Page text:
The second thing is that you have to be really comfortable with the supply rules. In case it’s been a while since you played this beast, supply depots work as relay stations between supply sources (cities in the case of Iran) and units. To be considered in supply, a unit must be within a certain distance of it (for the sake of supply determination, this means the unit is treated as a hypothetical armor unit in Movement to Contact formation with an MPA of 20).
Across clear terrain, which dominates most of northern Saudi Arabia, that’s 3 MP per hex so that’s a measly 6 hexes you can advance. If you’re lucky enough to have a road to travel on, it’s only 2 MP per hex, giving you a marginally better 10 hex supply radius. Oh boy. Riyadh is 22 hexes away from Kuwait City.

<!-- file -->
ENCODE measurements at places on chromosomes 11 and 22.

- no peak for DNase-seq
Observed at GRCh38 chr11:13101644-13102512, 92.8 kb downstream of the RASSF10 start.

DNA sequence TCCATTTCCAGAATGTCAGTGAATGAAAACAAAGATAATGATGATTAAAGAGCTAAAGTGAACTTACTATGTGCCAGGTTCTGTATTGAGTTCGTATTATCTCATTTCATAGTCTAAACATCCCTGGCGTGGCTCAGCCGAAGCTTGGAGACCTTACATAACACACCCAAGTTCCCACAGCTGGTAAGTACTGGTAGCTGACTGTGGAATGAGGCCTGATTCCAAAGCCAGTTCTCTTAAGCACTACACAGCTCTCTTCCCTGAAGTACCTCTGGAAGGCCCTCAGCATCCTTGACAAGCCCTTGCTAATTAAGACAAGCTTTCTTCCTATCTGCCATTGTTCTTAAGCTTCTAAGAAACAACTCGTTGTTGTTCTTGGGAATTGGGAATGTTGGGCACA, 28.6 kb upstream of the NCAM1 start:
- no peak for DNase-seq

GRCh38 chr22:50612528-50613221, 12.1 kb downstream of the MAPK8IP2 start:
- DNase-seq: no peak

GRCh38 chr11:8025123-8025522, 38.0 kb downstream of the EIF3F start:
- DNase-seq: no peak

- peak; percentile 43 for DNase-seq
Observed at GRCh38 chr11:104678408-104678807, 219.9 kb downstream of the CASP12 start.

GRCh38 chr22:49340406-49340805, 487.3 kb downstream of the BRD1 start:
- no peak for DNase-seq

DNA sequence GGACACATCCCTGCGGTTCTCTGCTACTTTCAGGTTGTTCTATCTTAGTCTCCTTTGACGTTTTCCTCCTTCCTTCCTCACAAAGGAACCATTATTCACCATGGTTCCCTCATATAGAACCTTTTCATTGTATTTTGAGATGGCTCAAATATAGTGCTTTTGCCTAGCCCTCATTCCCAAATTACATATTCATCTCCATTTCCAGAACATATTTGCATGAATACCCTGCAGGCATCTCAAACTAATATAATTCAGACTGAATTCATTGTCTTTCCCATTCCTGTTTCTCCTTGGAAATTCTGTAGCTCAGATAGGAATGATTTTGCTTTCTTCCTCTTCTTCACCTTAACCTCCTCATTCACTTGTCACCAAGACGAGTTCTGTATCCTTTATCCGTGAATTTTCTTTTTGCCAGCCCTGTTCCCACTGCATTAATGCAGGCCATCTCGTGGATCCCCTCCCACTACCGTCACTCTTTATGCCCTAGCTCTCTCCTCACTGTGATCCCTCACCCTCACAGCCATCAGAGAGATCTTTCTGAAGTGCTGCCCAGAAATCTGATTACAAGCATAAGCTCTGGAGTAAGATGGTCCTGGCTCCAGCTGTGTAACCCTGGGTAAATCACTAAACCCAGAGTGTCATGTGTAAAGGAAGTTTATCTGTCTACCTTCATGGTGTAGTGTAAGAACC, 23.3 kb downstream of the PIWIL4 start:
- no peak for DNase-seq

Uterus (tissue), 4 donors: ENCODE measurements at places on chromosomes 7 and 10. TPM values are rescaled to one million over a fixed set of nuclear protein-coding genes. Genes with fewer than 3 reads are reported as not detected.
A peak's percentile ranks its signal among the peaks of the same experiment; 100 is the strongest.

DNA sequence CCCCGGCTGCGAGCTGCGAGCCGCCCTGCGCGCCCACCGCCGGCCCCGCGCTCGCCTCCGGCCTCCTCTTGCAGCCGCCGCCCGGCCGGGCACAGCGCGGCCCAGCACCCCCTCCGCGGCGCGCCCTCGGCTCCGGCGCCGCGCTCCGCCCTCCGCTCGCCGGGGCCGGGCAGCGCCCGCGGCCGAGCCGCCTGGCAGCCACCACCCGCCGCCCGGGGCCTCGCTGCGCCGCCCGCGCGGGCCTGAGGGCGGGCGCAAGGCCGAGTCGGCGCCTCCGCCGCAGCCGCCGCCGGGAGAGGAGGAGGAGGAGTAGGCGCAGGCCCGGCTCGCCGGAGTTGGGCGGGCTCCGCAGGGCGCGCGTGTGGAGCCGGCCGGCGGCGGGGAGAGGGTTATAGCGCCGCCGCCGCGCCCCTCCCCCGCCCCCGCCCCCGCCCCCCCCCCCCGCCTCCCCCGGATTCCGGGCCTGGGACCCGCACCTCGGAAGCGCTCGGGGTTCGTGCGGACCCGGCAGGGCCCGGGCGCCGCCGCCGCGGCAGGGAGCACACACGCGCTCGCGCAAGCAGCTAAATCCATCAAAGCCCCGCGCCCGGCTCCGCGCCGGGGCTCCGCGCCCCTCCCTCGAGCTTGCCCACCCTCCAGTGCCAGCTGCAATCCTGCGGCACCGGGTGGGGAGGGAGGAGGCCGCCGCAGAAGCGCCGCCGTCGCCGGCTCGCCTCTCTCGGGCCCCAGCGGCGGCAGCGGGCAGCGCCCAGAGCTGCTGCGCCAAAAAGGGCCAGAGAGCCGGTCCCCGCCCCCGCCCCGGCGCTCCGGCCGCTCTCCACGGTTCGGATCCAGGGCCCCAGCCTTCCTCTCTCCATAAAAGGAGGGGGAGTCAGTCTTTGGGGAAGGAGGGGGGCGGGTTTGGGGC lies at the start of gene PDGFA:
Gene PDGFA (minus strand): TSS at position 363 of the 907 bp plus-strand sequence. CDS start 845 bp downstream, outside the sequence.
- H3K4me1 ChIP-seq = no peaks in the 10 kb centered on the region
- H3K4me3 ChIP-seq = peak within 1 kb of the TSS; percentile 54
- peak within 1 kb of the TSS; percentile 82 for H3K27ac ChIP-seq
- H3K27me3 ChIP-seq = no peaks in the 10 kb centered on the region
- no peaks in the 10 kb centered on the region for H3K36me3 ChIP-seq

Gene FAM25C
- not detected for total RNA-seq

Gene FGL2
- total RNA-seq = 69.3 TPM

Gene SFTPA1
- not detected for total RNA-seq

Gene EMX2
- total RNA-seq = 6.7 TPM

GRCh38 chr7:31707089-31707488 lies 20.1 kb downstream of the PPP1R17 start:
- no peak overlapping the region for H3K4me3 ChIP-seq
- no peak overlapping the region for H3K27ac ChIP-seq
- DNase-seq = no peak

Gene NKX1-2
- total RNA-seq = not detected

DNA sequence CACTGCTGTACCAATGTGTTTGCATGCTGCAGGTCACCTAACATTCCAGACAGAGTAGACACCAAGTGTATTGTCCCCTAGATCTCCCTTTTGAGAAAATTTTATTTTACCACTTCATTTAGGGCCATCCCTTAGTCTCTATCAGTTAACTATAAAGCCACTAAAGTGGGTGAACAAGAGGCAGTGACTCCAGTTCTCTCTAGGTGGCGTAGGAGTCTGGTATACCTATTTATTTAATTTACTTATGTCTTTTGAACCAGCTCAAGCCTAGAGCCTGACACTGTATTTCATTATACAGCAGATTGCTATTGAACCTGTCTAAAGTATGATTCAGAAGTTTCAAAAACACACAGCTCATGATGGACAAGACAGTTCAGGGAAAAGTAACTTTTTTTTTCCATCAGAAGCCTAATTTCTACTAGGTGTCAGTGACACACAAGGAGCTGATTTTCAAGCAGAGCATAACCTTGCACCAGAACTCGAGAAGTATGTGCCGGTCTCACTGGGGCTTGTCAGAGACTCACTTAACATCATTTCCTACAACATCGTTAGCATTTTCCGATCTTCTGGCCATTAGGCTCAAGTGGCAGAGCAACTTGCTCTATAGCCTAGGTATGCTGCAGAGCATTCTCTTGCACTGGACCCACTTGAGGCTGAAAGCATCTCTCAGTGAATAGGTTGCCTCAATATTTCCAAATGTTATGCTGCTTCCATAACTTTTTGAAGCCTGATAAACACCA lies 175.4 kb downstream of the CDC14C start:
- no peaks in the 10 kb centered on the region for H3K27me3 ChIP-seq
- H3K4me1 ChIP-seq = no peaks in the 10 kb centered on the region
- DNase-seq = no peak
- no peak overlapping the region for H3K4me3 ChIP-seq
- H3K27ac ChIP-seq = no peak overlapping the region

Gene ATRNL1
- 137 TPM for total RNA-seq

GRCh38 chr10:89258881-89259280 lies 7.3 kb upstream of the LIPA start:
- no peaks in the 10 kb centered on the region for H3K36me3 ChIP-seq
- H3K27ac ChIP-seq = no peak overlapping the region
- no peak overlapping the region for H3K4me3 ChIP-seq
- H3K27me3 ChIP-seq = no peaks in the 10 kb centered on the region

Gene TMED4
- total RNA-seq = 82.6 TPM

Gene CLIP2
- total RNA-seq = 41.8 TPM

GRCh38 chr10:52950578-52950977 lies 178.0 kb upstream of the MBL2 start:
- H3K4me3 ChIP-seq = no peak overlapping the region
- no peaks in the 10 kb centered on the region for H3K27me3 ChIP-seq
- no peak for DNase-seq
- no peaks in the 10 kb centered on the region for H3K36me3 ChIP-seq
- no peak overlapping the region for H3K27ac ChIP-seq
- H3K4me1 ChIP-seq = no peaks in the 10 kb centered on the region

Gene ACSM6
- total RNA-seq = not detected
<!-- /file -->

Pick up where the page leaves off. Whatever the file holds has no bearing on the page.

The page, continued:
If you have managed to plunk down a supply depot in Kuwait City after taking over its airbase and placing an interceptor in there to protect your supply depot, your armor unit can only get a bit down the road into SA before it runs out of supply. As you can see, our example tank unit runs out of supply before it reaches anywhere near any airbases.
The Saudis can – and should, if they are capable – put up a measly Lightning aircraft with a “1” bombardment rating, hit the hex to the north of the armor division and boom – we are now 22 MPs from our supply source and out of supply.
The effects of this out of supply state for the unit are as follows:
1. combat strength halved